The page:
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White fluffy mould on an apple tree

Updated November 21, 2016

Home gardeners often grow apple trees for the delicious sweet fruit they produce. Apple trees are also lovely specimen trees or can be used as a property border. Successfully growing apple trees requires proper care and maintenance. Apple trees are susceptible to a number of diseases, which can affect the health of the tree and the quality of fruit. Powdery mildew is common in apple trees and causes white fluffy mould to grow on the leaves of the tree.

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Identification

Foliage diseases can affect the health of apple trees. Powdery mildew is often seen in apple trees and is caused by fungi which overwinters in infected leaves and plant tissue. The fungi responsible for powdery mildew in apples is Podosphaera leucotricha. High humidity and temperatures ranging from 15.6 to 26.7 degrees Celsius (60 to 80 degrees Fahrenheit) are favourable conditions for powdery mildew development. This disease does not require moisture on tree leaves for infection to occur.

Effects

Apple trees infected with powdery mildew develop a white, fluffy fungal coating. This fungus resembles talcum powder, which is where the disease got its name. Powdery mildew fungus covers the leaves, fruit, flowers and shoots of apple trees. Infected tree leaves are soon entirely covered with white, fluffy fungus. Powdery mildew causes blossom buds to open late and affected leaves often become dry and brittle. Infected shoots produce unhealthy leaves that are covered with mildew at emergence.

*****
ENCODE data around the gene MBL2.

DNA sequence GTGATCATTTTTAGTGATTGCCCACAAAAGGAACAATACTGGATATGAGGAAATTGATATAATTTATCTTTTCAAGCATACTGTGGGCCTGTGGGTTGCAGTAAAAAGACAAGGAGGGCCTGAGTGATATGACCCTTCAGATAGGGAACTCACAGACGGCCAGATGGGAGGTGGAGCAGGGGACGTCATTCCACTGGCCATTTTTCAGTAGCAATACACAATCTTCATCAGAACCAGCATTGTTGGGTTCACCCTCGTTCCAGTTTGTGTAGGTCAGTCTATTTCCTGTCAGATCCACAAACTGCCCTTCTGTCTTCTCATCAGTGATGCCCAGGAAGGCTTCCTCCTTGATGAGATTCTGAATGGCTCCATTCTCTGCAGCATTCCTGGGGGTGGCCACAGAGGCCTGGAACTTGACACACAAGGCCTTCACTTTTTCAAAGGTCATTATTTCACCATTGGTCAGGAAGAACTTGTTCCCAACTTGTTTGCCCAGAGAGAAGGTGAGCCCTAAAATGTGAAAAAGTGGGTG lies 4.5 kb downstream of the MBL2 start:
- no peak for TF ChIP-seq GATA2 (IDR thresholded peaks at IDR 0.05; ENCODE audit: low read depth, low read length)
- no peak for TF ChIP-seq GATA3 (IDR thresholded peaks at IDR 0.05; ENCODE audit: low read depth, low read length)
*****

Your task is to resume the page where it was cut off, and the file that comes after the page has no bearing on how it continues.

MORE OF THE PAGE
Non-chemical control

Apple trees grown in the home orchard do not require chemical control methods unless powdery mildew infection is severe. Buying apple varieties that are resistant to powdery mildew is one way to prevent disease. Some resistant varieties include Priscilla, Jonafree and SirPrize.

Chemical control

Chemical controls may be necessary to control heavy powdery mildew infections. Spraying fungicides is an excellent means of control for powdery mildew. Begin spraying your apple trees when flower buds are tightly clustered and spray at regular intervals until terminal growth ceases.

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About the Author

Tracy Hodge has been a professional writer since 2007. She currently writes content for various websites, specializing in health and fitness. Hodge also does ghostwriting projects for books, as well as poetry pieces. She has studied nutrition extensively, especially bodybuilding diets and nutritional supplements.

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